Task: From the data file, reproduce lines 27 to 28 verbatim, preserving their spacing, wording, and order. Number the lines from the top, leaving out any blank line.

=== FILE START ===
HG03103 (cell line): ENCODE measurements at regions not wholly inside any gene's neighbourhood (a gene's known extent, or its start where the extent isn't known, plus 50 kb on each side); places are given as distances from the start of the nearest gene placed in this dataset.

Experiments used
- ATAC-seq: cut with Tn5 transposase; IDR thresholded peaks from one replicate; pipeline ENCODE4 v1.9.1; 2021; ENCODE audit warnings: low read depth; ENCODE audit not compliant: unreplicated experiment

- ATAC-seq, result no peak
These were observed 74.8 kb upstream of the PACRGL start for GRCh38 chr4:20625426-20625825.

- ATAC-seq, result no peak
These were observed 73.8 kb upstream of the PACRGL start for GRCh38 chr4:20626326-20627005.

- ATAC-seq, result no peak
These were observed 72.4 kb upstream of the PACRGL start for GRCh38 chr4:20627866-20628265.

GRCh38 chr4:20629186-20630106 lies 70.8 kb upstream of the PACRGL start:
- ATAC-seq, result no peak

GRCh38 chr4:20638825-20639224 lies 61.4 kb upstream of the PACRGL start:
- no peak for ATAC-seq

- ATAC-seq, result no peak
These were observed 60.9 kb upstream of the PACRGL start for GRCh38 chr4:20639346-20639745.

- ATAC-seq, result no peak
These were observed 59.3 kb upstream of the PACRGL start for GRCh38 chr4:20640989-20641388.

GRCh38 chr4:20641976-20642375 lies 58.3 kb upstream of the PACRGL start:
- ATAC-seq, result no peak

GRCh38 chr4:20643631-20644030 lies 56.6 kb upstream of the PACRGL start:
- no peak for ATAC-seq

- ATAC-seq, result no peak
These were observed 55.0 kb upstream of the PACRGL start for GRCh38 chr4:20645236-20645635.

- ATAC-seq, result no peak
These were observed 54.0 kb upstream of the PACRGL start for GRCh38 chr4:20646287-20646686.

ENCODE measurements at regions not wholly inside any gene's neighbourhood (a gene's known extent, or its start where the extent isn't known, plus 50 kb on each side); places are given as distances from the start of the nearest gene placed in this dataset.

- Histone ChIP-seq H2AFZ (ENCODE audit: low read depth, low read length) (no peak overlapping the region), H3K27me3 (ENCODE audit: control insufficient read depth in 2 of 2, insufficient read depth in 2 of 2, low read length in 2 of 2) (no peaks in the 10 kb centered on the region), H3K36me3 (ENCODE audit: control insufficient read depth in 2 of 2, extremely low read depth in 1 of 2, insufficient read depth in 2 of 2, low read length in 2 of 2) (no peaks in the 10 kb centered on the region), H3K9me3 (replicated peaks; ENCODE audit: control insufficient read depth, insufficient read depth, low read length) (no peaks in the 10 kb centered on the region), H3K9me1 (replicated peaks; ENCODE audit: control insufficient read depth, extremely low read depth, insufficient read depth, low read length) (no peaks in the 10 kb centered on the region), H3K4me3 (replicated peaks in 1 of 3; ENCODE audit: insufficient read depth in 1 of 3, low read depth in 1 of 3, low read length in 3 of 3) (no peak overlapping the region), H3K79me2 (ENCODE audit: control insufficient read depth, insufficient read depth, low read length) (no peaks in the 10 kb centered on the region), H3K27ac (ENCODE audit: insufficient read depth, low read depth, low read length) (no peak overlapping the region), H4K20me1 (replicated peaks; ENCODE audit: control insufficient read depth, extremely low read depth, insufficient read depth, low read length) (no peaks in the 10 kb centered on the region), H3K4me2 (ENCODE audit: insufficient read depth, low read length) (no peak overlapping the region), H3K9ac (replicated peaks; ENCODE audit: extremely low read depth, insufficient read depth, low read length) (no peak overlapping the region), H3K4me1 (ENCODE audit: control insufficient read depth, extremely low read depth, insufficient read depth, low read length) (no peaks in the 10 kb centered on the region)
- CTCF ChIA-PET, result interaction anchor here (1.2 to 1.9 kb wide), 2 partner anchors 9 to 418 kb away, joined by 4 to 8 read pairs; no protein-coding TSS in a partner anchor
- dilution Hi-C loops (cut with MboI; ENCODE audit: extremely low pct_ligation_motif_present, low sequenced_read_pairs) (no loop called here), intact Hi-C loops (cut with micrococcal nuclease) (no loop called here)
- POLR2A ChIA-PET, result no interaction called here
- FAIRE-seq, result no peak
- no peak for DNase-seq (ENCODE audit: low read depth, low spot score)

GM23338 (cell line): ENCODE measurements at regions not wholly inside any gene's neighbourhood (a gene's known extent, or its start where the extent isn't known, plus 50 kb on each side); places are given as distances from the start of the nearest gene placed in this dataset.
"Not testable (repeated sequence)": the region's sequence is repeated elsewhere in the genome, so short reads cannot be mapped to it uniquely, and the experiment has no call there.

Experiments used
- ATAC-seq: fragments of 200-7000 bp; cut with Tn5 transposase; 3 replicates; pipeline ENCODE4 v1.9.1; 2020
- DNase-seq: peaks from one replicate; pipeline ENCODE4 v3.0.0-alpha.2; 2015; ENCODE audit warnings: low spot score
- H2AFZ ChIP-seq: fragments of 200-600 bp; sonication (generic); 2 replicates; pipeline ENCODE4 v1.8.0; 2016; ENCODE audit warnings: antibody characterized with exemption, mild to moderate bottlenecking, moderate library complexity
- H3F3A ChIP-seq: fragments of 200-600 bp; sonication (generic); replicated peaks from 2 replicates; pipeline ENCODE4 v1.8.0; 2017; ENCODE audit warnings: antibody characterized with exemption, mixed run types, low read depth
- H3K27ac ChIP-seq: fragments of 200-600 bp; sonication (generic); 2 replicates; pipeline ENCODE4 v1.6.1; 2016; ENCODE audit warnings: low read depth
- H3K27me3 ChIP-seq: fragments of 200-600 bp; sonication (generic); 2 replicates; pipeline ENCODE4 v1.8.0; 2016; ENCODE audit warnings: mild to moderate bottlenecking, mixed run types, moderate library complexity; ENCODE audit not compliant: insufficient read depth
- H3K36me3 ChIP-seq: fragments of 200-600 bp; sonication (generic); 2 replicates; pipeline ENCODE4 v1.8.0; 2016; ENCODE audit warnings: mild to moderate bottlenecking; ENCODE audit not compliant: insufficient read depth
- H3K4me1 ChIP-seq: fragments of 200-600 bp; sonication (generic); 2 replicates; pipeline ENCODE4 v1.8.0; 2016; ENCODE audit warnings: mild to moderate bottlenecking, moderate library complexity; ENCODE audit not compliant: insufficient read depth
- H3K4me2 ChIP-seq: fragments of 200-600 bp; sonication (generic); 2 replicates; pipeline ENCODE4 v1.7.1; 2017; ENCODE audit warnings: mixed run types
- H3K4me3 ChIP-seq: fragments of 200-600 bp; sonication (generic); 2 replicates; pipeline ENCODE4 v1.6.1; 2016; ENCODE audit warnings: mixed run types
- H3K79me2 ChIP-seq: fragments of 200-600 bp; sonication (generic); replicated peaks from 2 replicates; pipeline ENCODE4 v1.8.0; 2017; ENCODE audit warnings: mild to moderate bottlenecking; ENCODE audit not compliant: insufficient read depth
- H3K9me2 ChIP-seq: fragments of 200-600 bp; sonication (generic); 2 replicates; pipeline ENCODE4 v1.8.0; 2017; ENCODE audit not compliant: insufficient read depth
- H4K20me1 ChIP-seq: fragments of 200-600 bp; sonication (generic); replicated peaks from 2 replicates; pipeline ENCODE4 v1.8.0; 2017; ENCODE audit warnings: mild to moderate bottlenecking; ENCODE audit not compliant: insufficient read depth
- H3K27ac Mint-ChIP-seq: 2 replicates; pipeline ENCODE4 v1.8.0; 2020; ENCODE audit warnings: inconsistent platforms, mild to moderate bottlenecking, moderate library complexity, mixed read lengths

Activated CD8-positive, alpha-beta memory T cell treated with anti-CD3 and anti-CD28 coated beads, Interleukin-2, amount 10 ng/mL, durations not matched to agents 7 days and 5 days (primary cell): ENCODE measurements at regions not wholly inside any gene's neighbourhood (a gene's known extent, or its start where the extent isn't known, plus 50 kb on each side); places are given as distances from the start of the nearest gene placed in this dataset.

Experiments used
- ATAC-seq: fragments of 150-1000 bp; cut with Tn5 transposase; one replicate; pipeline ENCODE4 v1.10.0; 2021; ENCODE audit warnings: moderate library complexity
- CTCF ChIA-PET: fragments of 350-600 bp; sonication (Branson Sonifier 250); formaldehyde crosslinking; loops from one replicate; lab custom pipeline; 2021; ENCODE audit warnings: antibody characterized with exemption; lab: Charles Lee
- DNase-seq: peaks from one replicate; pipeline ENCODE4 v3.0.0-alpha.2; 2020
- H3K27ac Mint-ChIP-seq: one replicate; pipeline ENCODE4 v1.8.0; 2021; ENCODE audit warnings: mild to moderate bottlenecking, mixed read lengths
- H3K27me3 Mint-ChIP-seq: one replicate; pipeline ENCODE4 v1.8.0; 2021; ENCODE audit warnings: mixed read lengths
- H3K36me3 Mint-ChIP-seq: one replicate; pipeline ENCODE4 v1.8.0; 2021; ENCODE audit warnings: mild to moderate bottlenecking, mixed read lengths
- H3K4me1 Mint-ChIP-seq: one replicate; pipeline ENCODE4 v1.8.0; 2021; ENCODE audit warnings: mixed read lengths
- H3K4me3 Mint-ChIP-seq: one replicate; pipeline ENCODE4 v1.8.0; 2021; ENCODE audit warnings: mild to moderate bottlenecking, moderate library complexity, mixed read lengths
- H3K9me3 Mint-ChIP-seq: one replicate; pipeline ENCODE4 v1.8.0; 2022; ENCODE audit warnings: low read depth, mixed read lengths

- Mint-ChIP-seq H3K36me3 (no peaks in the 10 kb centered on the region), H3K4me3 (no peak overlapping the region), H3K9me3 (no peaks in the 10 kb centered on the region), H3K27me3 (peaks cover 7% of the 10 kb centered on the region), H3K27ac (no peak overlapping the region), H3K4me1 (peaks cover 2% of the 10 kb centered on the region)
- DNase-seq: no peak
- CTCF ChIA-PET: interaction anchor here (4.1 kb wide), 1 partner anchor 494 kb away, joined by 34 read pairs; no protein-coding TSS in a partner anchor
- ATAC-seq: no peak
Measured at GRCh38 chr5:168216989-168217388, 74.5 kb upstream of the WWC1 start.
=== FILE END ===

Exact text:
- Histone ChIP-seq H2AFZ (ENCODE audit: low read depth, low read length) (no peak overlapping the region), H3K27me3 (ENCODE audit: control insufficient read depth in 2 of 2, insufficient read depth in 2 of 2, low read length in 2 of 2) (no peaks in the 10 kb centered on the region), H3K36me3 (ENCODE audit: control insufficient read depth in 2 of 2, extremely low read depth in 1 of 2, insufficient read depth in 2 of 2, low read length in 2 of 2) (no peaks in the 10 kb centered on the region), H3K9me3 (replicated peaks; ENCODE audit: control insufficient read depth, insufficient read depth, low read length) (no peaks in the 10 kb centered on the region), H3K9me1 (replicated peaks; ENCODE audit: control insufficient read depth, extremely low read depth, insufficient read depth, low read length) (no peaks in the 10 kb centered on the region), H3K4me3 (replicated peaks in 1 of 3; ENCODE audit: insufficient read depth in 1 of 3, low read depth in 1 of 3, low read length in 3 of 3) (no peak overlapping the region), H3K79me2 (ENCODE audit: control insufficient read depth, insufficient read depth, low read length) (no peaks in the 10 kb centered on the region), H3K27ac (ENCODE audit: insufficient read depth, low read depth, low read length) (no peak overlapping the region), H4K20me1 (replicated peaks; ENCODE audit: control insufficient read depth, extremely low read depth, insufficient read depth, low read length) (no peaks in the 10 kb centered on the region), H3K4me2 (ENCODE audit: insufficient read depth, low read length) (no peak overlapping the region), H3K9ac (replicated peaks; ENCODE audit: extremely low read depth, insufficient read depth, low read length) (no peak overlapping the region), H3K4me1 (ENCODE audit: control insufficient read depth, extremely low read depth, insufficient read depth, low read length) (no peaks in the 10 kb centered on the region)
- CTCF ChIA-PET, result interaction anchor here (1.2 to 1.9 kb wide), 2 partner anchors 9 to 418 kb away, joined by 4 to 8 read pairs; no protein-coding TSS in a partner anchor